“The budgetary procedure that is in place in the United States… seems to us absolutely inappropriate,” Christine Lagarde said.
International Monetary fund chief Christine Lagarde does not think too highly of the United States’ relatively new federal budget.
At an economists’ conference in France’s southern Aix-en-Provence, Lagarde said recent budget cuts, better known as the sequester, were inappropriate and could damage middle and long term growth.
“The budgetary procedure that is in place in the United States, which leads to a budgetary adjustment, seems to us absolutely inappropriate … because it blindly affects certain expenditures that are essential to support medium and long term growth,” Lagarde said.
The sequester is an automatic deficit reduction plan enacted in March because a stagnated Congress failed to agree on another plan of action.
This is not the first time the IMF has criticized the U.S. budget in such a public manner. Back in June, the international organization of more than 180 nations called on the U.S. government to stop sweeping budget cuts that have affected its military, flight traffic and even farmers. It called the sequestration “excessively rapid and ill-designed.”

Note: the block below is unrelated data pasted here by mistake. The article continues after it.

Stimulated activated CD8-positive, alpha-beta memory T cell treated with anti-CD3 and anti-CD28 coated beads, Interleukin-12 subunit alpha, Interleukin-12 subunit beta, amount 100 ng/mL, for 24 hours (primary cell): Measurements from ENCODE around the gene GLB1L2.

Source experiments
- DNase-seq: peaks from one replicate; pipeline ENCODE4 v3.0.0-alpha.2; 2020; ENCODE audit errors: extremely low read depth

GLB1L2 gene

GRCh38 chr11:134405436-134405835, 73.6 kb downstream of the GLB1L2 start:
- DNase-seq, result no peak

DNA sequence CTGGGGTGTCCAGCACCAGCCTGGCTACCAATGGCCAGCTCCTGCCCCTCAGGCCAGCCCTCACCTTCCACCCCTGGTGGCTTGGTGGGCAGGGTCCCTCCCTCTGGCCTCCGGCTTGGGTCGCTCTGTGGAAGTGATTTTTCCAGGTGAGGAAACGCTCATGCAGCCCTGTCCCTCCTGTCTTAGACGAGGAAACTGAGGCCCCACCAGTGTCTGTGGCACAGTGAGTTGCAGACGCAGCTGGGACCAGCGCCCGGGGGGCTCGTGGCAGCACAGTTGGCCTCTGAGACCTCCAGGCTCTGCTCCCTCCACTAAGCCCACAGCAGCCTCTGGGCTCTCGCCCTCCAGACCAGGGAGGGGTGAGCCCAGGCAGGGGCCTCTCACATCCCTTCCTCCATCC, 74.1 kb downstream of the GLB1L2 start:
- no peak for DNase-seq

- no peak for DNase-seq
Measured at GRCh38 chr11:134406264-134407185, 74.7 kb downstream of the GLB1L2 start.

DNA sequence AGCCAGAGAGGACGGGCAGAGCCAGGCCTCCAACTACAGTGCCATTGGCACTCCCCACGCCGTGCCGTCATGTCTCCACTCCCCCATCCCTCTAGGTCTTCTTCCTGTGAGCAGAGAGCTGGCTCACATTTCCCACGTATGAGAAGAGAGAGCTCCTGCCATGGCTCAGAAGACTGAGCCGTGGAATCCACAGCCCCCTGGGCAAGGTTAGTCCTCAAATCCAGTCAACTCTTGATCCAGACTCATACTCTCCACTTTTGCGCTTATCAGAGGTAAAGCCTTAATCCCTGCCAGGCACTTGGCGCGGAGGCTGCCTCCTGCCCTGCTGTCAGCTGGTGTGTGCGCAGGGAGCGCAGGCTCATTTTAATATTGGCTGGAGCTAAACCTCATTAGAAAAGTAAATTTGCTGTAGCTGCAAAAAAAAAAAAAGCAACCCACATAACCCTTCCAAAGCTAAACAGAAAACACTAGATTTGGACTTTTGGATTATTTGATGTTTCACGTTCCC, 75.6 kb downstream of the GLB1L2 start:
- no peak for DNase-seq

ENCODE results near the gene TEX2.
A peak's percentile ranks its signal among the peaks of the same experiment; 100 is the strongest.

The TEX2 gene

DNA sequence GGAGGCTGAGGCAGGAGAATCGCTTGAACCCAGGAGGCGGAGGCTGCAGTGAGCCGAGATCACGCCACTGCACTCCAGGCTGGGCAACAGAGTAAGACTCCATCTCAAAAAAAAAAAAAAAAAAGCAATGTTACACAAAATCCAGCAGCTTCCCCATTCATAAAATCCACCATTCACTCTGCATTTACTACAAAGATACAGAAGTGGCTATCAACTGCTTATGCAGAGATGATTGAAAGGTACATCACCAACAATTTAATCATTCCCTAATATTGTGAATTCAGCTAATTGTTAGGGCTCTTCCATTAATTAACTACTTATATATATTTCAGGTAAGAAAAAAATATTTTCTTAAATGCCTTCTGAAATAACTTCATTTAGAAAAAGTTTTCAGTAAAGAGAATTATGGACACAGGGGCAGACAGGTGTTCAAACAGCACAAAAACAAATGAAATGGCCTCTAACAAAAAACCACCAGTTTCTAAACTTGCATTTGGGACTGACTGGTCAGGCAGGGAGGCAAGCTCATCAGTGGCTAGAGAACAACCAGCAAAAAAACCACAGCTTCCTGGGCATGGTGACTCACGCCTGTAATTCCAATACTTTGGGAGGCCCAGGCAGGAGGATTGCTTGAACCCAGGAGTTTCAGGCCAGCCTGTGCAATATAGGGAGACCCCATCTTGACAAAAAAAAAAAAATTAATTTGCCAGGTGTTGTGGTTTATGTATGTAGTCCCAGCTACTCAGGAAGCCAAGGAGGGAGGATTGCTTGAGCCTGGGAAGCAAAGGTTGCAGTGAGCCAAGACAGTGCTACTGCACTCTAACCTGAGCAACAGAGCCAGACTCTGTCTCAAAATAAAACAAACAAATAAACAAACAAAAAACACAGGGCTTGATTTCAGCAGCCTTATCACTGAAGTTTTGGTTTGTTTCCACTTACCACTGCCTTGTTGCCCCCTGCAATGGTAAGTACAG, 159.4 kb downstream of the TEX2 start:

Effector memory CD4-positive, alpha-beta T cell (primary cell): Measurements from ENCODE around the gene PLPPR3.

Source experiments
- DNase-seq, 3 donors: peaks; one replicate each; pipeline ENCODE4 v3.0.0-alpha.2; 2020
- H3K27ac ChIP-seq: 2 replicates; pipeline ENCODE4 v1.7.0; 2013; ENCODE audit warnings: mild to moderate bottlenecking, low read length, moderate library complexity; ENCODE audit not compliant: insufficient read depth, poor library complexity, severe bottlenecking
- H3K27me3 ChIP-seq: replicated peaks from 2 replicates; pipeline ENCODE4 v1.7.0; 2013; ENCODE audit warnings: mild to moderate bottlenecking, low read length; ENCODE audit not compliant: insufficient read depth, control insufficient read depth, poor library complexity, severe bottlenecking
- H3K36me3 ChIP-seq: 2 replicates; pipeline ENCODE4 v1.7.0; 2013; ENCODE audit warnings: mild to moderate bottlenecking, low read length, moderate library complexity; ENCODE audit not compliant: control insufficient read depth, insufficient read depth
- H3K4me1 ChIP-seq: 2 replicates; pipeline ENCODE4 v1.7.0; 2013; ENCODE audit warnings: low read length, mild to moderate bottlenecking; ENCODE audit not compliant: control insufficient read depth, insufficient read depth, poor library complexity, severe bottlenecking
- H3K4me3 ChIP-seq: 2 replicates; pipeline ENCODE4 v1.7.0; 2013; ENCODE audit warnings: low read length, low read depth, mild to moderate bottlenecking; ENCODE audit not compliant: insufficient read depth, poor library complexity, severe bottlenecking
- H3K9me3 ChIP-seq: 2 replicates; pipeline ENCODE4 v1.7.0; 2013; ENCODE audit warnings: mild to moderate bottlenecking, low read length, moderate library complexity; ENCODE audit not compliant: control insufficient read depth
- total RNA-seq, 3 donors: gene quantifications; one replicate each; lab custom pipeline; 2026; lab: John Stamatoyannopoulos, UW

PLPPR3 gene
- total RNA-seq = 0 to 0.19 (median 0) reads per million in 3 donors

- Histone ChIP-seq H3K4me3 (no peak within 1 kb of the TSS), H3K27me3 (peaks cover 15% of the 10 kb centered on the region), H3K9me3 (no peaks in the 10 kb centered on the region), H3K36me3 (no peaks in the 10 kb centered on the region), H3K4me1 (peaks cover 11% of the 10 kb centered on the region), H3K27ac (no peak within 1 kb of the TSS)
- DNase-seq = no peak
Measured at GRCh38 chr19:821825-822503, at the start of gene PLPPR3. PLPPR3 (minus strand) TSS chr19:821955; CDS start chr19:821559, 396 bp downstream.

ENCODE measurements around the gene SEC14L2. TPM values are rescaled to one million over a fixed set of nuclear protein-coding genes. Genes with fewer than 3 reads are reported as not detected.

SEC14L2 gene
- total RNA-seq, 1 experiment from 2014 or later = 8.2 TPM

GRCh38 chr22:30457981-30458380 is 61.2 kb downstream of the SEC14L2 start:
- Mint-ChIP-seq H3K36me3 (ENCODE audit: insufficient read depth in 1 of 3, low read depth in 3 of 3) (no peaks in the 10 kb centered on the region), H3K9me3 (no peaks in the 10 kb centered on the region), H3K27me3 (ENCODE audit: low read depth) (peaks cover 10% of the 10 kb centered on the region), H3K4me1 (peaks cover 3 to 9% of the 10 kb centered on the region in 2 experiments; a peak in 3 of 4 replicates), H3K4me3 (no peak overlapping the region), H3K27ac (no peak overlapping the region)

In its annual report the IMF set U.S. economic growth to about 1.9 percent in 2013. But the group added that the largest economy in the world could grow an additional 1.75 percentage points if the U.S. altered its fiscal policy, specifically the sequester.
This article originally was published at Global Post.